Young audiences are smart, discerning, and thoughtful—they consistently exhibit a greater capacity than their adult counterparts to engage with material they find vexing or baffling, troubling or flat-out wrong. It is as teenagers that we forge our convictions—our teen years are a crucible where our personal history seeks to integrate into the wider narrative of the society in which we live. There is maybe no other time of life where our discoveries arrive in such rapid-fire fashion, where we adopt and abandon identities, and cycle through definitions of self and conceptions about the world with such abandon. Being a teen is perhaps the last time when we retain a full ability to change our minds about the world, the last moments before we are calcified into the false certainties of adulthood.[caption]Jesse D. Prez, Kelly O’Sullivan, Jerry MacKinnon, and J. Salomé Martinez Jr. Photo: Michael Courier. [/caption]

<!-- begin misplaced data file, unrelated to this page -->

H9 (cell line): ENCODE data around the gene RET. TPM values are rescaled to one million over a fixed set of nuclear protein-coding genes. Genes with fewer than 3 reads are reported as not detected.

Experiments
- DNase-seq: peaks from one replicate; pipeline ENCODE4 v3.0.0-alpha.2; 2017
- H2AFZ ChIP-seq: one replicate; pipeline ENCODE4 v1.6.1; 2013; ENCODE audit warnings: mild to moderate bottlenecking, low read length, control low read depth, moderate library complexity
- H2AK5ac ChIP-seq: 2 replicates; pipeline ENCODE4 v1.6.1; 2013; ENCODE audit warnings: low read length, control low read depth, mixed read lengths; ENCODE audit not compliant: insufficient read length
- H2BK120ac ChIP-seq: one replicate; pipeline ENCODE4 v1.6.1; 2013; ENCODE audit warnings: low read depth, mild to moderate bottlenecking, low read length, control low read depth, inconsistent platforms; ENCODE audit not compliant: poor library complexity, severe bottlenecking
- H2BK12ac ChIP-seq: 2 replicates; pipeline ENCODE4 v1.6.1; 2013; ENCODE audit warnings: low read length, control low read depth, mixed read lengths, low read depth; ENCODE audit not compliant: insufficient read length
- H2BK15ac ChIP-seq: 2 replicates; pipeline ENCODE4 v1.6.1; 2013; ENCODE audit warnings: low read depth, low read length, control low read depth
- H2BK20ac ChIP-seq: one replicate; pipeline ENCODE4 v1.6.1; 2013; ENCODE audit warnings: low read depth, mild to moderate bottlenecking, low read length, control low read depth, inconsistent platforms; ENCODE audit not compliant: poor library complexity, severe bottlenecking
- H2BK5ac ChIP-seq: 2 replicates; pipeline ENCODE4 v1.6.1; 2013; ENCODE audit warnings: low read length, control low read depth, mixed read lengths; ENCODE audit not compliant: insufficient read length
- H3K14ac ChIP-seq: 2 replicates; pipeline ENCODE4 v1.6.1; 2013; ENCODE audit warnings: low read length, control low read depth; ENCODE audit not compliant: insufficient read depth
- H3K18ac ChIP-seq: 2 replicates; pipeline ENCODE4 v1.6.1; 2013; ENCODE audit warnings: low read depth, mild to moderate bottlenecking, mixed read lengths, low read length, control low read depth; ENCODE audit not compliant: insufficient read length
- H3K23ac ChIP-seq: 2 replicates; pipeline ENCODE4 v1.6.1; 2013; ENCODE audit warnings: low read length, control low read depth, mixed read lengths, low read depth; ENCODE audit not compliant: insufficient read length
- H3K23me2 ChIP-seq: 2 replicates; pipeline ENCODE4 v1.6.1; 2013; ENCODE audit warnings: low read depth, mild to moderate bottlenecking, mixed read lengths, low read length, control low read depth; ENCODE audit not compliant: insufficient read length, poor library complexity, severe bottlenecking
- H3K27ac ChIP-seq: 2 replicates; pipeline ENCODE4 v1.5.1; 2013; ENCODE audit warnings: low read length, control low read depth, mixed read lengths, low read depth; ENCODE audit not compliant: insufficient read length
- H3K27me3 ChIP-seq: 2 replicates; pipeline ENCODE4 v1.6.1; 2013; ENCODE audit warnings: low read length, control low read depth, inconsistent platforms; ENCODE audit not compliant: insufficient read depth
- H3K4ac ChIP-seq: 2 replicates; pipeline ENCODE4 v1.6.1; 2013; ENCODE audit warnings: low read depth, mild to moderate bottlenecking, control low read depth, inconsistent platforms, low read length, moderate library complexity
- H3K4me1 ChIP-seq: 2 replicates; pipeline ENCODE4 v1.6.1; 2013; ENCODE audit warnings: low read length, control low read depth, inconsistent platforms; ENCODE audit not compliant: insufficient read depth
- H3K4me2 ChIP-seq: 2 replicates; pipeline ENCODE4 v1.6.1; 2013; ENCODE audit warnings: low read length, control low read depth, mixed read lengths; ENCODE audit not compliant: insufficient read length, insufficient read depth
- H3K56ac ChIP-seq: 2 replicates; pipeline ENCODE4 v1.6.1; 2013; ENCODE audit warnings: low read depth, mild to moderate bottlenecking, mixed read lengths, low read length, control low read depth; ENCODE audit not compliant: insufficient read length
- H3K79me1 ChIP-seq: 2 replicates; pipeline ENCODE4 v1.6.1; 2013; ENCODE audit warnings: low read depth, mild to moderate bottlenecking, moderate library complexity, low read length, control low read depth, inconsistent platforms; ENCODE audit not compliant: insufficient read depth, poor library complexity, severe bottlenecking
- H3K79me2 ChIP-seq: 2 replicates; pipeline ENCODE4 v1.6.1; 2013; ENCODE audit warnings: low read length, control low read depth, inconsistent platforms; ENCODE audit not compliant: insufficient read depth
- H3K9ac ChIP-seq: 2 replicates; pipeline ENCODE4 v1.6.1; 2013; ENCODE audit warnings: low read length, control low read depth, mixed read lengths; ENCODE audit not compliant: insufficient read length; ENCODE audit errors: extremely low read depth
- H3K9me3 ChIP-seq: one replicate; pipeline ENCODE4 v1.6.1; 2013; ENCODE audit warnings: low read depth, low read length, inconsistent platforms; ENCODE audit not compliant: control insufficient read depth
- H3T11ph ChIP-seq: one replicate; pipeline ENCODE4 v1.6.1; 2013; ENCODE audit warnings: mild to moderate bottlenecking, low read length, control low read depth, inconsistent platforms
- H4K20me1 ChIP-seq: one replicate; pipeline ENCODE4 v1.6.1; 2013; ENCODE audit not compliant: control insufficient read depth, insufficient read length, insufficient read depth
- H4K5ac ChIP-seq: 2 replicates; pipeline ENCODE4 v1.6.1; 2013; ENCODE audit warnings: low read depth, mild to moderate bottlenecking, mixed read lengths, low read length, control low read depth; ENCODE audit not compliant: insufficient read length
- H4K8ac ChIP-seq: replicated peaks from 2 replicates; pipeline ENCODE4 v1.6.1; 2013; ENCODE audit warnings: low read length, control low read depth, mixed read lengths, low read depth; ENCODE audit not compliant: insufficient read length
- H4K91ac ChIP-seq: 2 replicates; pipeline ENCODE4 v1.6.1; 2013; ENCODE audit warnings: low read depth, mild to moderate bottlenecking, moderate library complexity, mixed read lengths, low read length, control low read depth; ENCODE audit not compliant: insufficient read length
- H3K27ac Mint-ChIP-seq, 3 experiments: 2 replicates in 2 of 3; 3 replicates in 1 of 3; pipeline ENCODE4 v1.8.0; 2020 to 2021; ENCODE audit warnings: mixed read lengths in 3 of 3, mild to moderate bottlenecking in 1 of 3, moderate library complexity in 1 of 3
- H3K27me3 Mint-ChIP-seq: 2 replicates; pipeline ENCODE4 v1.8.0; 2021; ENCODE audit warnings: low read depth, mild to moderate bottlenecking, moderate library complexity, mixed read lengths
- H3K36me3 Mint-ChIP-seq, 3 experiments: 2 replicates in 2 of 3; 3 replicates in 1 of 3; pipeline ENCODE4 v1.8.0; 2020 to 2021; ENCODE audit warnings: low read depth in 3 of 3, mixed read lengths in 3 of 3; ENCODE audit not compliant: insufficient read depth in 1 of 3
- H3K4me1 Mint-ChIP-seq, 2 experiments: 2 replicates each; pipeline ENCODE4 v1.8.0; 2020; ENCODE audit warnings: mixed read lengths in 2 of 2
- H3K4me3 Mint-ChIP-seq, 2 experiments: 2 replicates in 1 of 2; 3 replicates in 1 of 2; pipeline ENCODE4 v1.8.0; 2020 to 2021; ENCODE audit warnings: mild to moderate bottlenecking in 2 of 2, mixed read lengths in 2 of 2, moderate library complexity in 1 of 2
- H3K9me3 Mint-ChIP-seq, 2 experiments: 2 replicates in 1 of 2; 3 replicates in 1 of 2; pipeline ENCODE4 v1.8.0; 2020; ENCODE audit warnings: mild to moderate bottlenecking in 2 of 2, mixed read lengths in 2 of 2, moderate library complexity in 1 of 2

It is an exciting and high-stakes time of life, but it’s also strewn with pitfalls and great potential for trouble. So when my excellent staff and I create our programming, we don’t merely build a show with all that that requires (marketing materials, design decisions, budgeting, etc.), but we also devise and execute an in-depth study guide (providing historical, conceptual, and societal information) of the ideas touched on by the plays we present. Furthermore, we conduct extensive teacher training in our methods and approaches, and we employ a number of outstanding teaching artists who conduct in-class workshops to prepare students for the work we make. A further element of what we regard as critical to the kind of full-immersion education we try to provide is that when teens attend our shows, they do so sitting next to others from very different circumstances—young people from Chicago’s most impoverished neighborhoods sit shoulder-to-shoulder with those from the most well-heeled suburbs of Chicago’s North Shore. This is all by design, and represents the confluence of a lot of deep thinking and hard work.